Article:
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The Peace Index:
Survey dates: 07/07/2012 - 08/08/2012

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The July Index

With a red-hot debate on a possible Israeli attack on Iran raging on many fronts both in Israel and abroad in recent weeks, we decided to devote this month's Peace Index survey to this issue, in order to gauge where the Israeli Jewish public stands this controversial matter.

Israelis have more confidence in the security echelon than in the political echelon. The present survey’s data clearly show that the public (57%) relies more on the judgment of the heads of the defense establishment, including the Chief of Staff and the heads of the Mossad and the Israel Security Agency, than on that the judgment of the Prime Minister and the Defense Minister (28%), who—according to reports—favor a military attack on Iran before Iran acquires nuclear capability. The differences of opinion on this issue based on the respondents' self-definition in the political-security sphere are huge. The right is more or less divided between 40% who have more confidence in the political leadership and 43% who have more confidence in the security elite. In the center, however, 17% have more confidence in the political echelon, while 71% put more trust in the security chiefs. On the left, only 8% of respondents trust the political echelon more, while 86% (!) have more trust in the security leadership.

The majority says Iran should not be attacked without U.S. cooperation. The public’s position on this question is unequivocal: 61% think Israel should not attack Iran without U.S. cooperation. On this matter, there are large gaps between the political camps: while 82% of those defining themselves as on the political-security left are opposed to Israel attacking Iran alone, 67.5% of those who define themselves as "center" are opposed to such an attack, and only 51% of those who position themselves on the right are opposed.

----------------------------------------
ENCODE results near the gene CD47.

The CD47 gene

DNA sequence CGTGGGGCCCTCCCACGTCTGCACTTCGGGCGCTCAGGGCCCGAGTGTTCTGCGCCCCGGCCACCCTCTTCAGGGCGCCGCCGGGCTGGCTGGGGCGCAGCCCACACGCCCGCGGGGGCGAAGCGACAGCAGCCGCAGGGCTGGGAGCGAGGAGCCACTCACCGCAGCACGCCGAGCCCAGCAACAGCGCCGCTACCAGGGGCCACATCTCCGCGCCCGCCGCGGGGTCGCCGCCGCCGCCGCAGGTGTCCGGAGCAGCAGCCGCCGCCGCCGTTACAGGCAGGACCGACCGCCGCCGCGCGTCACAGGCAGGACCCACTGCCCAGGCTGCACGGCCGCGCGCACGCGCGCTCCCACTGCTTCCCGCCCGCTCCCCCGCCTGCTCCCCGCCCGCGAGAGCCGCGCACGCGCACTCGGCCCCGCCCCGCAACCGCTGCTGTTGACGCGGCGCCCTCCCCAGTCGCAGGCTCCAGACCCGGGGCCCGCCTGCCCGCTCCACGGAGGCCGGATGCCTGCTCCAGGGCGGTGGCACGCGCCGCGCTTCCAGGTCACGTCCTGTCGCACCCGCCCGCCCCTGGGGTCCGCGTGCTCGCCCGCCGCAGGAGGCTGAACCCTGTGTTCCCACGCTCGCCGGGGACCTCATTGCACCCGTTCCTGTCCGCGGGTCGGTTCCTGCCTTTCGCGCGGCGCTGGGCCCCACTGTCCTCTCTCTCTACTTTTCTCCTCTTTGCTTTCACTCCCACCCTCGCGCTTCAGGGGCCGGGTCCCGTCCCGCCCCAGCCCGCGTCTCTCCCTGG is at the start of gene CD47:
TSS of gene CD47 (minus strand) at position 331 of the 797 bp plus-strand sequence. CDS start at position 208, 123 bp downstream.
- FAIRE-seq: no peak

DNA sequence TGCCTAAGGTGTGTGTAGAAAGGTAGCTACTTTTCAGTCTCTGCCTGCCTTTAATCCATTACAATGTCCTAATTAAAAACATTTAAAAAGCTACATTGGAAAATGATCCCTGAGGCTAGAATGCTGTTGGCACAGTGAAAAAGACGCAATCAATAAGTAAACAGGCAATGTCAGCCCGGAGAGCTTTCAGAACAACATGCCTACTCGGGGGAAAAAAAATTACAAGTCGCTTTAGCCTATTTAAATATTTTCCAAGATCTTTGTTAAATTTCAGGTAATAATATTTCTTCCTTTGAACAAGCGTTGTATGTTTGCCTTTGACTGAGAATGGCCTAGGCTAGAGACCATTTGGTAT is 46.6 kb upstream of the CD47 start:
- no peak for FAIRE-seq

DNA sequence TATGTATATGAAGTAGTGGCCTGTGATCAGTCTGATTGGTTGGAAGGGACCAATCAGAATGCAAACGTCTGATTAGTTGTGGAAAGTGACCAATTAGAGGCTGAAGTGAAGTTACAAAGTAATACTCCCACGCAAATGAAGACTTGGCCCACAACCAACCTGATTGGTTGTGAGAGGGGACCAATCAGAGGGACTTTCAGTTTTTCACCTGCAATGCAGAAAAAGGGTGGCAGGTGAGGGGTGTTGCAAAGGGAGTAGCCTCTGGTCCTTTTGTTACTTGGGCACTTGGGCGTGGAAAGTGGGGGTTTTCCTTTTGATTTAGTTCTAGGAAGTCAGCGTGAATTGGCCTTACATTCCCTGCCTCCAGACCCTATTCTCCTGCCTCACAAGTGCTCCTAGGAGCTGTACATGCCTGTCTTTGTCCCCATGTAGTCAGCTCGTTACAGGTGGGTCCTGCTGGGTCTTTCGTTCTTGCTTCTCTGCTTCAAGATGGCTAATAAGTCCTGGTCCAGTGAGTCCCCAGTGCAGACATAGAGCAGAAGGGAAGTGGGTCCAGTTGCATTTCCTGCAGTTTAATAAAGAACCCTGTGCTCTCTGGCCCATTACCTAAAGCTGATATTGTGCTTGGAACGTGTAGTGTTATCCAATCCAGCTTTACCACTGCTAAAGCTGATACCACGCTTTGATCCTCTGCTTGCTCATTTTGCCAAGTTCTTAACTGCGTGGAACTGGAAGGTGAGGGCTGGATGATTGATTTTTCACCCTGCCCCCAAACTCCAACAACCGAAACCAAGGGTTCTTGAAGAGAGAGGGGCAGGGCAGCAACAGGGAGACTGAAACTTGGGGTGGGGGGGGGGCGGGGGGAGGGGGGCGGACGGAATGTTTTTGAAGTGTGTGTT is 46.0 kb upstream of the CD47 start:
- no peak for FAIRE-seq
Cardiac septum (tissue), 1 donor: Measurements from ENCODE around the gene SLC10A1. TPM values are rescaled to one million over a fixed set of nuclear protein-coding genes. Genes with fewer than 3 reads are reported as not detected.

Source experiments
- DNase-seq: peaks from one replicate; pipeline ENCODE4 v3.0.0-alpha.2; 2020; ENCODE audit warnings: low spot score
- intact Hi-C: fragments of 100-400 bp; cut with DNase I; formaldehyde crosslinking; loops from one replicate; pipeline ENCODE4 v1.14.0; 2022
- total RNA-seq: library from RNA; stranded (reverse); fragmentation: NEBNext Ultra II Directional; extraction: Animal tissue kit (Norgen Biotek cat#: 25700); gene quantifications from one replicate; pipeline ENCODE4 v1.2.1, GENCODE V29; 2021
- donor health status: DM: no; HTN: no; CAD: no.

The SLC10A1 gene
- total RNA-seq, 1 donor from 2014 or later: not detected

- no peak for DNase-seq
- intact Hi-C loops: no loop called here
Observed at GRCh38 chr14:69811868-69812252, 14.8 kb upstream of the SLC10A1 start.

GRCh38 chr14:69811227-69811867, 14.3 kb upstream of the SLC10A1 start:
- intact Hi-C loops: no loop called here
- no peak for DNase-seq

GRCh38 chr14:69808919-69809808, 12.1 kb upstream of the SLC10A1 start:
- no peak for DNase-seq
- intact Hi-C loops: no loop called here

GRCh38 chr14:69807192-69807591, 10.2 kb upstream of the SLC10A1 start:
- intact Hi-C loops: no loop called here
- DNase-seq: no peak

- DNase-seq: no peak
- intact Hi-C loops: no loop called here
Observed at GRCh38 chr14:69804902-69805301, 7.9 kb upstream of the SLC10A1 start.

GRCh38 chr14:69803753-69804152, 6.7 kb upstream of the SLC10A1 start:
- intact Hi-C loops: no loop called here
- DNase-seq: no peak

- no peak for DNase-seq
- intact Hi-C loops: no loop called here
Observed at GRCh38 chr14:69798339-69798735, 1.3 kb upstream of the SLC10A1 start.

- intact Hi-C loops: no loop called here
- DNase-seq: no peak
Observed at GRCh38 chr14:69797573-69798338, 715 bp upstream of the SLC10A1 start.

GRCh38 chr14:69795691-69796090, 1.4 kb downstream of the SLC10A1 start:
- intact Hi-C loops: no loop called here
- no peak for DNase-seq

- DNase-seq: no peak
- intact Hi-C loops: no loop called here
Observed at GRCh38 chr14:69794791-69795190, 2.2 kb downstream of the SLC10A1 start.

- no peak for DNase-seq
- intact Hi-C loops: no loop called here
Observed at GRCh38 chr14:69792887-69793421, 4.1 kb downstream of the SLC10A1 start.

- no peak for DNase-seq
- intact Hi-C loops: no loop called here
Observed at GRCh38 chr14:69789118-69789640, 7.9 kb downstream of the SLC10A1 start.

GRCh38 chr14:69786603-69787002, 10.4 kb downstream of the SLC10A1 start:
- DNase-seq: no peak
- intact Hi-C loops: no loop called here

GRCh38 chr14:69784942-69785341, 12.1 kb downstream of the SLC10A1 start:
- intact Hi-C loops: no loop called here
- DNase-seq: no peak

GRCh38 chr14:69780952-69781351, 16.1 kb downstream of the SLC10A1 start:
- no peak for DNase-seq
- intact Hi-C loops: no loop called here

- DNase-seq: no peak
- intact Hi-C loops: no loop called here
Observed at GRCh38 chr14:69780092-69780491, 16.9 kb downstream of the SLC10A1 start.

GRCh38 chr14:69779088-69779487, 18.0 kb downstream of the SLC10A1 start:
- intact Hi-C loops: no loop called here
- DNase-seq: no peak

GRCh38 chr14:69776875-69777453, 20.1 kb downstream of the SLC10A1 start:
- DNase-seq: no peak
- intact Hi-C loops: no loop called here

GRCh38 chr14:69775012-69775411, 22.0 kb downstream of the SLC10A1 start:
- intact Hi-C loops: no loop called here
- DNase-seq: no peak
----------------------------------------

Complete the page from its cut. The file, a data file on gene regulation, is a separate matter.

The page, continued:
The explanation for this position lies, at least partially, in differing assessments of the chances of success of an attack with or without U.S. cooperation. The prevailing assessment (54.5%) sees low chances that an attack without U.S. cooperation will prevent Iran’s nuclearization for a significant time. But in the case of an attack on Iran in cooperation with the United States, the public's assessment of the chances of success in stopping nuclearization skyrockets to 76%!

Netanyahu and Barak’s statements about an attack do not reflect a real intention to act, but are meant to exert pressure on the United States. It turns out that the public is doubtful whether these two leaders really mean what they say about the need to attack Iran: 57% think their statements about Israel attacking Iran by itself are a bluff intended to pressure the Americans to act against Iran with greater resolve, while only 30% consider these statements to reflect a real intention for Israel to attack Iran even by itself. The rate of those who see this as an attempted bluff by Barak and Netanyahu that is aimed at pressuring the Americans is especially high in the center (68%), compared to 54% on the left and 50% on the right.

It makes sense, then, that the majority sees the chances of an Israeli attack on Iran without the United States as low. Taking all this into account, it is no surprise that the majority (56%) views the chances that Israel will soon launch an attack on Iran even without U.S. cooperation as low. The assessments of this matter by respondents in different political camps are somewhat different: whereas half of those identifying themselves as right-wing (51%) think the chances are low, higher rates hold that view in the center and on the left (64% and 61% respectively).

The West’s efforts to stop Iran are not serious or sincere. Fifty-six percent think the proclaimed efforts by the countries of the West to stop Iran from acquiring nuclear weapons are neither serious nor sincere. Here the gaps between the political camps are very large. Whereas on the left, a majority (55%) believes the West’s efforts are indeed serious and sincere, in the center and on the right only a minority sees it that way (36% and 27% respectively).